Black History Month at HurdAudio, 2006 - Summary
This year's entries celebrating the music of:
Matthew Shipp: Harmony and Abyss
Sun Ra & his Arkestra: A Quiet Place in Outer Space
William Hooker: Armageddon
Don Pullen/Sam Rivers: Capricorn Rising
Leroy Jenkins/Muhal Richard Abrams: Lifelong Ambitions
Charles Mingus/Eric Dolphy/Bud Powell: Live at Antibes, July 13, 1960
Henry Threadgill: Where's Your Cup?
Dollar Brand (Abdullah Ibrahim): Duke Ellington Presents the Dollar Brand Trio
George Lewis: Monads - Triple Slow Mix - Cycle - Shadowgraph, 5 (Sextet)
Wayne Shorter: Juju
Joe Henderson: Lush Life
Anthony Davis: X, The Life and Times of Malcolm X
Black History Month at HurdAudio is an occasion to celebrate a particular angle on my twin obsessions of music (jazz in particular) and baseball (pitching in particular). This year, the life and tragic story of J.R. Richard has been on my mind.
Jackie Robinson officially broke the "color barrier" with the Brooklyn Dodgers in 1947. Prior to that point African-American athletes were admitted into the minor leagues so that ball players could "get used" to playing alongside non-white players. This is a notion that stikes me as absurd. Segregation seems undeniably wrong in every way and any delay in phasing it out is morally questionable. If anything, minor leaguers should be "getting used" to playing competitive baseball. Now we can only speculate what it would have been like if Satchel Paige had been allowed to pitch in the major leagues in his prime because 1947 came too late for one of the best pitchers of all time.
The Houston Astros' team history goes as far back as 1962, when they were the Colt .45's. But I have deep misgivings and suspicions about the role of race and the Houston Astro's organization. And the story of J.R. Richard is a prime example. There's an excellent, and detailed account here. But essentially, he was an outstanding power pitcher for the Astros from 1971 to 1980 who hit his prime in 1976. He won 107 games for that organization over his career and had 3 consecutive seasons with 18 wins. In '76 he won 20 games. He had a fastball that was pretty close to cracking triple digits and he routinely worked over 200 innings per year.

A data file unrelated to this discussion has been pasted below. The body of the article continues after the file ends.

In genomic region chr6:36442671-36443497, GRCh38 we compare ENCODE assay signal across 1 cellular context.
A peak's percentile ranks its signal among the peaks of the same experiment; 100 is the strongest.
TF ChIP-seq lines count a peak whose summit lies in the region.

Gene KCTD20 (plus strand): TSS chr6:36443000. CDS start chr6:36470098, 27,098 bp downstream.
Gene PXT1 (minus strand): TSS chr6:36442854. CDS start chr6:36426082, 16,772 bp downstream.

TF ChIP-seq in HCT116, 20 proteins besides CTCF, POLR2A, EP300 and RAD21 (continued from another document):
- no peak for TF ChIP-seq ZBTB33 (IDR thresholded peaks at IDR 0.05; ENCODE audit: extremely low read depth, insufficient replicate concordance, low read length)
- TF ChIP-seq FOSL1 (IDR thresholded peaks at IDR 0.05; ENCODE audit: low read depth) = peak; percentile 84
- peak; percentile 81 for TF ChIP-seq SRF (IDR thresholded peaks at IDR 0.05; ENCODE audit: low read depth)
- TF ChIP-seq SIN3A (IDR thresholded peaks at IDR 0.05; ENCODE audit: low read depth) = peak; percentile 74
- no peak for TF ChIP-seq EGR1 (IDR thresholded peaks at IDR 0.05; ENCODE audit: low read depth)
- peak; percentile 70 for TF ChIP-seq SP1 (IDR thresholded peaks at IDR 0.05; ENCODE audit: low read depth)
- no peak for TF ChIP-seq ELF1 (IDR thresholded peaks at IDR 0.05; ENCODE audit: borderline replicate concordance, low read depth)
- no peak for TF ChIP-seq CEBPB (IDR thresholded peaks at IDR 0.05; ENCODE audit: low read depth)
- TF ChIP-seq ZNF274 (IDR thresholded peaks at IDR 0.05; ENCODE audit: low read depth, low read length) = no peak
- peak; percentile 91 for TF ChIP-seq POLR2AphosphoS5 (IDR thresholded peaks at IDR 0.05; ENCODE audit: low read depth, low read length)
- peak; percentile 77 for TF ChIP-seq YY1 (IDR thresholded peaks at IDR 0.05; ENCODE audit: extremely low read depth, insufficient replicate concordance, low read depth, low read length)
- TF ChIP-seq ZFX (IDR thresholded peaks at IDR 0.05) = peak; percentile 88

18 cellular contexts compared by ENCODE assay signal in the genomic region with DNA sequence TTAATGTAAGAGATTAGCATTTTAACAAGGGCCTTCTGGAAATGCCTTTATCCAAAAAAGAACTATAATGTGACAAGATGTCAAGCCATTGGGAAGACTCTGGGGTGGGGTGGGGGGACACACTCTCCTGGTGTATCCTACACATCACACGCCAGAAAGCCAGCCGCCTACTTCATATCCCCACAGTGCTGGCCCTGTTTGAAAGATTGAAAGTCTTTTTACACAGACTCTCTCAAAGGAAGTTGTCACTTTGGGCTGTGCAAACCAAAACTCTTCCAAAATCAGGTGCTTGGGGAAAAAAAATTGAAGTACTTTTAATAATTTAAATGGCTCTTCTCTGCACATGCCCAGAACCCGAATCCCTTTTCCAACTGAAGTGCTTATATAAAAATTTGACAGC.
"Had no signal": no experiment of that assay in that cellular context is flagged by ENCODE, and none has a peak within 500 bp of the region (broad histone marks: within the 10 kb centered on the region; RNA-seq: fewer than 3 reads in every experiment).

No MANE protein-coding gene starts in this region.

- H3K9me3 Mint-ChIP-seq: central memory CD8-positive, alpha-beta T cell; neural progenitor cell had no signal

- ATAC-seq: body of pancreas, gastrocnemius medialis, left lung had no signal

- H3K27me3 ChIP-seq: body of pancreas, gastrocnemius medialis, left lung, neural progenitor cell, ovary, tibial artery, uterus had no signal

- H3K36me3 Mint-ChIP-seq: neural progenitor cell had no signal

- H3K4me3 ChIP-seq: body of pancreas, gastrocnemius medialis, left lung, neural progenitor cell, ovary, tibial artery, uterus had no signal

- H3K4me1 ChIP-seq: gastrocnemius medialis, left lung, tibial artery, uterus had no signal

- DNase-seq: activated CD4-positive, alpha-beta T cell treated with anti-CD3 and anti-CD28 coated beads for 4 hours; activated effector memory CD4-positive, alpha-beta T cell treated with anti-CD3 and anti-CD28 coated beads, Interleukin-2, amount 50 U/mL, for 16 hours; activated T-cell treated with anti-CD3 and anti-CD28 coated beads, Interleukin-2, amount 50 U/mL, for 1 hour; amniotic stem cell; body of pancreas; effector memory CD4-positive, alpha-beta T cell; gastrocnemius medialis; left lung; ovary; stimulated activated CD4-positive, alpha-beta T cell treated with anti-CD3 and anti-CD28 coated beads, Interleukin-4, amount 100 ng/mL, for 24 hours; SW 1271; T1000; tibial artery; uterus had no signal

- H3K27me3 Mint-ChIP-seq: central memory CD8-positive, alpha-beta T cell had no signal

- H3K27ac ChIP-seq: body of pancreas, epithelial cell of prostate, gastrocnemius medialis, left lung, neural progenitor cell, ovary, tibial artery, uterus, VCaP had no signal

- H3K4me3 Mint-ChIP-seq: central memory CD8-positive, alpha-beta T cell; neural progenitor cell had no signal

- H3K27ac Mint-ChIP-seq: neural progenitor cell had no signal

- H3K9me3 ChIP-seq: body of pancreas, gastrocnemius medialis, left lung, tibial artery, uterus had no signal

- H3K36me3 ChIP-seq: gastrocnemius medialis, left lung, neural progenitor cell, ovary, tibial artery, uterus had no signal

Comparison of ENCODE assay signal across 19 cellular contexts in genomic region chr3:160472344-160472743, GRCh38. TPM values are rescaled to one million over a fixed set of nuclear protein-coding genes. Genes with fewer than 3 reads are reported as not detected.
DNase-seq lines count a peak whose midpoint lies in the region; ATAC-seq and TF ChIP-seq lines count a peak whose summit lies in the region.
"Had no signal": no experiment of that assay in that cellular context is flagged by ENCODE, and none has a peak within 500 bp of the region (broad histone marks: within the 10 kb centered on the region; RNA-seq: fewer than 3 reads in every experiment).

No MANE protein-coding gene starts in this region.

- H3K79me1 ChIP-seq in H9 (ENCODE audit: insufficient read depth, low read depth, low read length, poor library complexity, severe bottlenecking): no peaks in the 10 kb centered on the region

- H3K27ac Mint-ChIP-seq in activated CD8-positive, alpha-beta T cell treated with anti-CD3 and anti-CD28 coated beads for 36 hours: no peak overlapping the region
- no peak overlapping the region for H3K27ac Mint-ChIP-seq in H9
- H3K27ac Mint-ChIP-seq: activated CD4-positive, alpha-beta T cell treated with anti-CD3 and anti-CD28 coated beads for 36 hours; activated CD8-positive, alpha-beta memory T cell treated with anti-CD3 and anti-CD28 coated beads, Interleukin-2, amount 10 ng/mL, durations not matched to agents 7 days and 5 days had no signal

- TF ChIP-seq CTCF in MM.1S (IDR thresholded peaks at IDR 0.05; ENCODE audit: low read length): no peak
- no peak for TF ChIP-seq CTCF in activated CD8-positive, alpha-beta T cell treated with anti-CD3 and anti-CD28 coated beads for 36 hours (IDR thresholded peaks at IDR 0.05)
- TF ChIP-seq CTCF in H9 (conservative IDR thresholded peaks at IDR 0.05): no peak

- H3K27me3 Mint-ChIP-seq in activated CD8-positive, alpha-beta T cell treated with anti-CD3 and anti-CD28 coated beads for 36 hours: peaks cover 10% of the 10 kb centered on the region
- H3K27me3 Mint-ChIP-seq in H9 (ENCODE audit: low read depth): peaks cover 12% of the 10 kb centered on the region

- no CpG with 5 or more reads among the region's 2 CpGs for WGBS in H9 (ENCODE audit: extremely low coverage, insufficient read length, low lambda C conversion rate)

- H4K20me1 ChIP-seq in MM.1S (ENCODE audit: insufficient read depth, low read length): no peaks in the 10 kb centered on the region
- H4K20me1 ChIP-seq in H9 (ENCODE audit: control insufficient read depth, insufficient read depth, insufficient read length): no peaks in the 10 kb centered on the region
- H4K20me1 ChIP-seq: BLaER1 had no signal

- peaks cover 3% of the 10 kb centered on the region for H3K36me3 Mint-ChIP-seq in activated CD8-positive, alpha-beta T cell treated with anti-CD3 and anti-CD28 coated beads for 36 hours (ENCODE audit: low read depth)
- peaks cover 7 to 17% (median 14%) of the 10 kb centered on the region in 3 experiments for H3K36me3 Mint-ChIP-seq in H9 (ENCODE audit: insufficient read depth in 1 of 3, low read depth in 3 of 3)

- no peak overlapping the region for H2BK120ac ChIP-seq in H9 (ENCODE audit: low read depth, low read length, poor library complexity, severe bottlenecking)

But his career was cut short in 1980 when doctors failed to detect, treat or even take J.R. Richard's health seriously enough to prevent a blood clot from leading to a major stroke that nearly killed him and rendered him unable to pitch. His persistent health complaints and efforts to preserve his arm by taking himself out of games early were met with accusations of "laziness" even though he never missed a start and was a substantial contributer to the team's sucess. Such accusations clearly had racial overtones.
This past year the Astro's were swept out of the World Series in 4 games. In looking at the 40-man rosters of the Chicago White Sox and the Houston Astros this past October the stark difference in diversity between those two clubs is hard to miss. Is it 1947 in Houston yet? They got into the World Series on the strength of great pitching. But clearly lacked the offense to take even a single win. But I think there's an element of karma that will continue to hold the Astros just short. This is an organization that needs to undo the mistakes of their spotty history. I mean, this is the team that plays in the stadium formerly known as Enron Field. And they could start by doing right by J.R. Richard and retiring his number. They'll need to resolve the lingering questions about how they choose to staff their organization. And they should get that ridiculous flag pole out center field (not to mention that stupid slope within the field of play).